Dodgers Were Both Lucky & Stupid + Update On The Worst Starting Catcher In Baseball

The Dodgers won yesterday’s game against the Braves 7 to 2, but the logistics of how they got that win is the interesting part.

The team finished the game with 29 AB, 2 K, and 15 H. That means for balls-in-play, the Dodgers finished 15-for-27 for a team BABIP of .556 on the night. Furthermore, they had only one extra-base hit, a double by James Loney, so they essentially singled the Braves to death.

You can’t get much more fortunate than that. And it doesn’t even include Chris Capuano managing to give up only one run in his seven innings pitched after allowing nine baserunners through five innings of work.

But wait, the Dodgers only had 29 AB? That can’t be right.

But it is. Only 14 AB resulted in outs, yet they still had to make 24 outs on the night, so how did the Dodgers do it?

A concoction of two sacrifice bunts by Capuano and one by Adam Kennedy, one sacrifice fly by Dee Gordon, one caught stealing a piece by Gordon and Juan Uribe, a TOOTBLAN each by Matt Kemp and Andre Ethier, and grounding into two double plays.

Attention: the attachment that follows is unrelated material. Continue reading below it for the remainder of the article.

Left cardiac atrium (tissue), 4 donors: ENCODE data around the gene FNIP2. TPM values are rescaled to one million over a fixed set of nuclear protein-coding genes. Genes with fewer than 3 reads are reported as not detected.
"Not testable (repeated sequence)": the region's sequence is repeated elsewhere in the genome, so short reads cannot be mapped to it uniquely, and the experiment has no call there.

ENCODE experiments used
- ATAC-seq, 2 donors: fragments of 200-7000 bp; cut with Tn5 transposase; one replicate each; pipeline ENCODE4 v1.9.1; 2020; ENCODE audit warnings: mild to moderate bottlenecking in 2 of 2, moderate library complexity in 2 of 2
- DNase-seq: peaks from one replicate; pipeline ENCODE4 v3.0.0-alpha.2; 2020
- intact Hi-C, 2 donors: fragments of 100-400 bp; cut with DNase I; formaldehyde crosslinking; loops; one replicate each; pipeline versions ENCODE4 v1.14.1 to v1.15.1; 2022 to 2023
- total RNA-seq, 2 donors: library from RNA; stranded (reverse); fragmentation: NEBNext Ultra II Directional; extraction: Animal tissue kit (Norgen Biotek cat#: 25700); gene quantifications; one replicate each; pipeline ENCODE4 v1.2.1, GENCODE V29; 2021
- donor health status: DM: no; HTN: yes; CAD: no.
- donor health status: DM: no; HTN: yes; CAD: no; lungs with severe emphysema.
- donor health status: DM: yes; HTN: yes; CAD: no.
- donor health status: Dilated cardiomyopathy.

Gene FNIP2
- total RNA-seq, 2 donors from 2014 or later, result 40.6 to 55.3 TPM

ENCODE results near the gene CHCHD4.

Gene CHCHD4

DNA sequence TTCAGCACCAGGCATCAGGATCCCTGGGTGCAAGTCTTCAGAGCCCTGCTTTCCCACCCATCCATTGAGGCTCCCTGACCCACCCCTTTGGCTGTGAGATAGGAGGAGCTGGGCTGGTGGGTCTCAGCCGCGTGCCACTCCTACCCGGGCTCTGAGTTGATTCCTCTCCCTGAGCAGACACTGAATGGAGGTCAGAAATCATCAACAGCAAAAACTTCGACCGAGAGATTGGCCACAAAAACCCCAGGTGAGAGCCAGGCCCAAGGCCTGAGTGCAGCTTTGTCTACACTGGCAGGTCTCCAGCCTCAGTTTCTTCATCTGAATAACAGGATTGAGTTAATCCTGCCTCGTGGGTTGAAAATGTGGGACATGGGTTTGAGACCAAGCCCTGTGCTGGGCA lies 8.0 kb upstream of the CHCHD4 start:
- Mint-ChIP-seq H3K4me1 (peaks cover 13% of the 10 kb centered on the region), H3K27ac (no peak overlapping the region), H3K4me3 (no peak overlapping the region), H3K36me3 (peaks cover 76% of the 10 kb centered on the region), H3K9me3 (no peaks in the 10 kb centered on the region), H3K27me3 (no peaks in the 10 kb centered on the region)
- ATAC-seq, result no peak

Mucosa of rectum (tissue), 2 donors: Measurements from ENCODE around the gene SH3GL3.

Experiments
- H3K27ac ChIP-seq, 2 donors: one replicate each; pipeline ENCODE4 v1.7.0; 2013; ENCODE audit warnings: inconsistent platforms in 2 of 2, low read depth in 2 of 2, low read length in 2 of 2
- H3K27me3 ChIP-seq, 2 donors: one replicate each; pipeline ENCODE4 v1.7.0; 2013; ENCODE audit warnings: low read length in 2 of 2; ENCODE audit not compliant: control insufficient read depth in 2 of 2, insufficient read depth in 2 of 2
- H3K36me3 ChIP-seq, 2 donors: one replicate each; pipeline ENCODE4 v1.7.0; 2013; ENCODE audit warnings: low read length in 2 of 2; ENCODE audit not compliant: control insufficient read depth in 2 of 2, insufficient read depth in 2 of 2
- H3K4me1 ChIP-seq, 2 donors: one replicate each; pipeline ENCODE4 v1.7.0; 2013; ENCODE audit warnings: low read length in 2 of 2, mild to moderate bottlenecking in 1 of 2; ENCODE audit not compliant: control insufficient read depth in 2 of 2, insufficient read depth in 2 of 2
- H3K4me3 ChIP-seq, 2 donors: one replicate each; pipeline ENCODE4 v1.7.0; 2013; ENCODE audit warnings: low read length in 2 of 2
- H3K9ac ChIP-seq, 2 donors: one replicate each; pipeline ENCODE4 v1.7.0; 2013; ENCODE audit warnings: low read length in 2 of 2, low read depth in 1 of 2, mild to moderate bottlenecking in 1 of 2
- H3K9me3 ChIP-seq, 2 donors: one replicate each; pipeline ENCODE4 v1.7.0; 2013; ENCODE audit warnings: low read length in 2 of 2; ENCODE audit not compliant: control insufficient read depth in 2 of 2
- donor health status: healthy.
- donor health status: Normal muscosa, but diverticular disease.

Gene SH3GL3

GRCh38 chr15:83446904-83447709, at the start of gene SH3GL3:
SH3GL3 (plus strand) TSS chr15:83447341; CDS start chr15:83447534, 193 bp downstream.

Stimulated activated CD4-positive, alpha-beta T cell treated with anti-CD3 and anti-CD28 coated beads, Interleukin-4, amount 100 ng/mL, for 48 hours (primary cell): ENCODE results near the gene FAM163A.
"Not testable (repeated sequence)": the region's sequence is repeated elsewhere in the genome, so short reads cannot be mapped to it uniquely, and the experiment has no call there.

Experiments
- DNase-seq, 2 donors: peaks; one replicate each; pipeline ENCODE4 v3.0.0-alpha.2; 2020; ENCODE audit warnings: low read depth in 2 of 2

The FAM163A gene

When FanGraphs ranked the catching situations of teams around baseball, the Dodgers ended up dead last, primarily due to starter A.J. Ellis.

Well, so far Ellis is showing exactly why Dodgers bloggers disagreed with the rankings.

His batting line currently sits at .250/.412/.400/.812, and he’s seeing a ridiculous 4.87 pitches per plate appearance, which would rank third in the MLB if he qualified (which most catchers don’t). Better yet, he’s throwing out 36% of baserunners, and I have minimal complaints about his blocking of balls, framing of pitches, and handling of the pitching staff.

Granted, none of these statistics have stabilized yet, so there’s ample time for him to crater or tail off, but so far? So good.

About Chad Moriyama